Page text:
Birmingham Law Society president Steven Jonas has revealed he feared the financially stretched organisation was a "basket case" when he first took over.

And he even had second thoughts as to whether he wanted the job fearing it was "a poisoned chalice".

But he said he was glad he had stuck to his guns and carried on. Mr Jonas has now stepped down after transforming the society's finances.

Earlier this month it was revealed that the Society had reported a return to profit after posting pretax losses of £69,200 in 2003.

A combination of stringent economies and improved revenues from the society's recruitment agency and lectures and courses helped it turn around the loss into a pre-tax profit of £30,400 in the 12 months to December 31 2004 . While turnover increased from £413,000 to £444,000, operating charges were reduced from £184,000 to £142,000.

The performance also reflected a reduction in contributions to the Advised in Birmingham initiative, from £43,000 to £23,000

Mr Jonas said then that the society had taken steps to prevent it going into the red ever again, and in his departure speech expanded on his shake-up.

He told this week's annual meeting: "I can confess now that just over 12 months ago I had second thoughts. In the three weeks or so, between the 2003 figures becoming available and the 2004 AGM, I wondered whether the Society was a basket case and its presidency a poisoned chalice.

"Many, many times since then have I breathed huge sighs of relief that I stuck to my guns and the trust put in me by the Society in making me its president.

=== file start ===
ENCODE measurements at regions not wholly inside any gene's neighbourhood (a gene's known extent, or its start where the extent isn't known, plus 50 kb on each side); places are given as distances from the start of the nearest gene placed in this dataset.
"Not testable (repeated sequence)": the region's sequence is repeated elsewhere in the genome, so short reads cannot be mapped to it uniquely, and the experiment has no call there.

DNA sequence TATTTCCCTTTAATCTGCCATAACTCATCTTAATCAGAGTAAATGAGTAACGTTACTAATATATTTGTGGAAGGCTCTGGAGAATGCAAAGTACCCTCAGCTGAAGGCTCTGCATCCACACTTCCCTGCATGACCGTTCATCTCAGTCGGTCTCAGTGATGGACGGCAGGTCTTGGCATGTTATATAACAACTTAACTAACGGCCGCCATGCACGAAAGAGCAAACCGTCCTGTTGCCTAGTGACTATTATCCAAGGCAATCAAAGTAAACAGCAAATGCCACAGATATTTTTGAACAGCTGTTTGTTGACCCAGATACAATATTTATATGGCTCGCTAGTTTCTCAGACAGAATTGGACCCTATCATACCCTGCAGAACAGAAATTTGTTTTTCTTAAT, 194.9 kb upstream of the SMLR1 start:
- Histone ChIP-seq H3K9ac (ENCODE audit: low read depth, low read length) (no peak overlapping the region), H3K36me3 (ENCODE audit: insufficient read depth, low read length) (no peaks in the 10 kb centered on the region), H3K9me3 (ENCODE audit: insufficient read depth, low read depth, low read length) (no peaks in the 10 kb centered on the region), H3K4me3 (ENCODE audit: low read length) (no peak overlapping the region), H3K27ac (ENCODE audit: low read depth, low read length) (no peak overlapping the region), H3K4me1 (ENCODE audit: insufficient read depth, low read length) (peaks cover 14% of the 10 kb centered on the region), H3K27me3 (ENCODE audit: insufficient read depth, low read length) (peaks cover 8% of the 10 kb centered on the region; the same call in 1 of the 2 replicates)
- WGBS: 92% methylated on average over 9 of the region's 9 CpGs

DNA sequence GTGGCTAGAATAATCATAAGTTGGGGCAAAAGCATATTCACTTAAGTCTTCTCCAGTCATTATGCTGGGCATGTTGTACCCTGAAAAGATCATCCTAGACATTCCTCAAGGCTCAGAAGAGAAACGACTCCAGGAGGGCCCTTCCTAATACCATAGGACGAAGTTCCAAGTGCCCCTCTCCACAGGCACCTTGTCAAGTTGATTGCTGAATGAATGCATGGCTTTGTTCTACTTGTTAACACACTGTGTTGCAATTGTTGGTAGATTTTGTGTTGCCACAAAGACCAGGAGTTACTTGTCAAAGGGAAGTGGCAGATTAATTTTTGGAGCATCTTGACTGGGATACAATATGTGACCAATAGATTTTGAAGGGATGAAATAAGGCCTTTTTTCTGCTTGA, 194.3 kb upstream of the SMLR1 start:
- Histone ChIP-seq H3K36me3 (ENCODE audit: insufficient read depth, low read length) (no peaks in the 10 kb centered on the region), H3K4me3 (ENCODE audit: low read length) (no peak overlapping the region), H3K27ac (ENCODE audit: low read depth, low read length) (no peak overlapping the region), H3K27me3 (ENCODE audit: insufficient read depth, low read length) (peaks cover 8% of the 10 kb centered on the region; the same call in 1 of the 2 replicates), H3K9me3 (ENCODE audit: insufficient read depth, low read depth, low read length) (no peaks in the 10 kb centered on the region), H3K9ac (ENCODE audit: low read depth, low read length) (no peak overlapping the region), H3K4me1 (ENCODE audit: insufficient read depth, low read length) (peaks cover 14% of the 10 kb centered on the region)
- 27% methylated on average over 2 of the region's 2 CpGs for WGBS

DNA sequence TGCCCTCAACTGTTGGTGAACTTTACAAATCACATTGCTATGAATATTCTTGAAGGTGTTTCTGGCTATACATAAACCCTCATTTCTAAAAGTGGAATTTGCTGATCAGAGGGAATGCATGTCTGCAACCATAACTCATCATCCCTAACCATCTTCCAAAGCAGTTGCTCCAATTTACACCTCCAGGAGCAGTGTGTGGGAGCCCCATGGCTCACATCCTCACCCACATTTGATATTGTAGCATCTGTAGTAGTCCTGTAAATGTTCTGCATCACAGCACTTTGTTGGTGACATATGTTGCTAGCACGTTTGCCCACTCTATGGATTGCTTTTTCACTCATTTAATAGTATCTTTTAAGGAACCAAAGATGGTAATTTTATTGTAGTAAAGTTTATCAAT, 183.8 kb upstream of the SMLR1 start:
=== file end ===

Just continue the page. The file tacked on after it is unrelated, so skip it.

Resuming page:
"I immediately set about trying to introduce a system of producing the figures that I felt were necessary. I hope that we have not only introduced new systems but also the mentality to ensure that should any future problems arise, they are identified as they occur and not three months after the year end.

"I have been most anxious to ensure that the officers generally, and the vice-president and the deputy vice-president in particular, were kept much more fully involved than appeared to have been the case in the past."

Noting operating profits on the recruitment side had more than doubled, he said: "Still not what it could be but heading in the right direction."

He went on: "Star of the show must, however, be the Society's courses co-ordinator, Jon Nicholls. He has turned a disastrous 2003 loss of £1,300 to a 2004 profit of nearly £31,000.

"I know that he resented the pressure I put on him to get to that position but credit is due to Jon for developing the courses Birmingham solicitors want when they want them. There is no reason why Jon should not be able to show even greater profits for 2005."

The Society is considering launching an appeal to the city's business community to help it refurbish its historic premises.

Mr Jonas said it is looking at a number of options to upgrade its headquarters in Temple Street.

Solihull solicitor Richard Follis, a partner at health law firm Alexander Harris, has succeeded Mr Jonas.

He is a leading clinical negligence solicitor who represents claimants across the UK.

In his year in office Mr Follis aims to encourage greater diversity within the profession.

He said: "The potential contribution of lawyers to the future economic development of the West Midlands is well recognised.

"The profession is more diverse and consequently stronger than ever before. The range of work carried out by lawyers has never been broader.

"We have gained strength in the number of women entering the profession and our record of recruiting people from ethnic minorities has seen significant improvement. More needs to be done, but at least the numbers are growing."